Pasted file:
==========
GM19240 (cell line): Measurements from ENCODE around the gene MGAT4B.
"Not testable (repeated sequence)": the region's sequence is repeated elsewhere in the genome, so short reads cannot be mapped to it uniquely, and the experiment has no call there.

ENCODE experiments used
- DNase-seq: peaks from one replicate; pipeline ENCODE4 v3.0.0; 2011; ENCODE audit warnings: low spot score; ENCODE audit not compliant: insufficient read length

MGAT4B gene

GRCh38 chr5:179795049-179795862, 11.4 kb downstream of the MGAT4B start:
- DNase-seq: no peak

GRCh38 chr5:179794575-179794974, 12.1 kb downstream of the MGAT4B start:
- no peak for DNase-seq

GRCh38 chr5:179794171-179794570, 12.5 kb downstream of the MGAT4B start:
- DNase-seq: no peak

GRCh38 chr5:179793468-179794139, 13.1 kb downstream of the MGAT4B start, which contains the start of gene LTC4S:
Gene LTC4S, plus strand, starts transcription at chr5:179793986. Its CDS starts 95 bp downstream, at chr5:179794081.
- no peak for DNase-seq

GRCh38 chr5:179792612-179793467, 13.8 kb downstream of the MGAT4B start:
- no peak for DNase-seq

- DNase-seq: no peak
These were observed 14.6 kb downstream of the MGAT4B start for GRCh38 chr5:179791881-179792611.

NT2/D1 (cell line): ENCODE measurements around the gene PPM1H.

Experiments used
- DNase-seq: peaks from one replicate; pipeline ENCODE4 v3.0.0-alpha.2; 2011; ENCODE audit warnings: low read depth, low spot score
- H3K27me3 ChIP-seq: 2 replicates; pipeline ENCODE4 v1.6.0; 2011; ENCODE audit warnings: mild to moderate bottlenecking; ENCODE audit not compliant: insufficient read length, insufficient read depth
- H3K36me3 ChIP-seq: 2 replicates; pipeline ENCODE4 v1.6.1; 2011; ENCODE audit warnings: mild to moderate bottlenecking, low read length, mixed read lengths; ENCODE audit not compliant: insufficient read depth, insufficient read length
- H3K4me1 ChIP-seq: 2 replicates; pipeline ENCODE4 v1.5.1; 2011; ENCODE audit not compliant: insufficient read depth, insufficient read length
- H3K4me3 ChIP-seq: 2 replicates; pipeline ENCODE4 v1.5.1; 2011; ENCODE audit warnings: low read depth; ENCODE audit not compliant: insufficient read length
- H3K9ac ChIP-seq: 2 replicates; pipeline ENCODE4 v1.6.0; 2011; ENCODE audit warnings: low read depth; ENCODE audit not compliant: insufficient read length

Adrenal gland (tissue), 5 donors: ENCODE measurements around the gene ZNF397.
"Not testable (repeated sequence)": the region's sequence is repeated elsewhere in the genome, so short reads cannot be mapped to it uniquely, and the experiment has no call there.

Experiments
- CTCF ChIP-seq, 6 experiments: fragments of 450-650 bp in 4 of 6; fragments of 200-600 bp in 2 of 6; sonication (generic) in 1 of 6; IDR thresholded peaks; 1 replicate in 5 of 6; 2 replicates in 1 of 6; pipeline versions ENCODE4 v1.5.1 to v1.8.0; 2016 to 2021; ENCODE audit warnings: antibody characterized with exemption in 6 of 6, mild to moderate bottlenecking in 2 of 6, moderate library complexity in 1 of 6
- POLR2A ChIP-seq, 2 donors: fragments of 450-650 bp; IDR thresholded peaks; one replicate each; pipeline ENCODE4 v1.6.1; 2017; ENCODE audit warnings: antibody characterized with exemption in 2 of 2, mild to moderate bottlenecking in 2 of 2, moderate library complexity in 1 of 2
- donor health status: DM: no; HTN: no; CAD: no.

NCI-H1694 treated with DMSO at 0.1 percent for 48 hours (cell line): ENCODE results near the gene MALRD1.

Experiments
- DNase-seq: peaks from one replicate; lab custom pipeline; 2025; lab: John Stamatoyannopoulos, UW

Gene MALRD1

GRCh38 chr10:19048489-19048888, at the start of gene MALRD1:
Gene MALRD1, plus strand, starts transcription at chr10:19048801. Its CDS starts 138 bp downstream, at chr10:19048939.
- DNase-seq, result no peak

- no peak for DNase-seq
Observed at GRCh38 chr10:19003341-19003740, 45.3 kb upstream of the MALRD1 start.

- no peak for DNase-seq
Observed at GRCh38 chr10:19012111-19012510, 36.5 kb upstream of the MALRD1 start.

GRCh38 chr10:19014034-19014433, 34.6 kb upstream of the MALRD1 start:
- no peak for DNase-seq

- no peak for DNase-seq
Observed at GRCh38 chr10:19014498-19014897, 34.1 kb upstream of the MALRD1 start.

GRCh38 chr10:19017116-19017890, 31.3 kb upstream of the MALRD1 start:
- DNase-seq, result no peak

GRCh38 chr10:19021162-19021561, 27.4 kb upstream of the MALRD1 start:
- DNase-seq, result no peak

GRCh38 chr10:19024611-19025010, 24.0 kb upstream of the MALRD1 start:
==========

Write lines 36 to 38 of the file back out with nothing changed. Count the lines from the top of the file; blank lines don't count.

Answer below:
Gene MALRD1

GRCh38 chr10:19048489-19048888, at the start of gene MALRD1:
Gene MALRD1, plus strand, starts transcription at chr10:19048801. Its CDS starts 138 bp downstream, at chr10:19048939.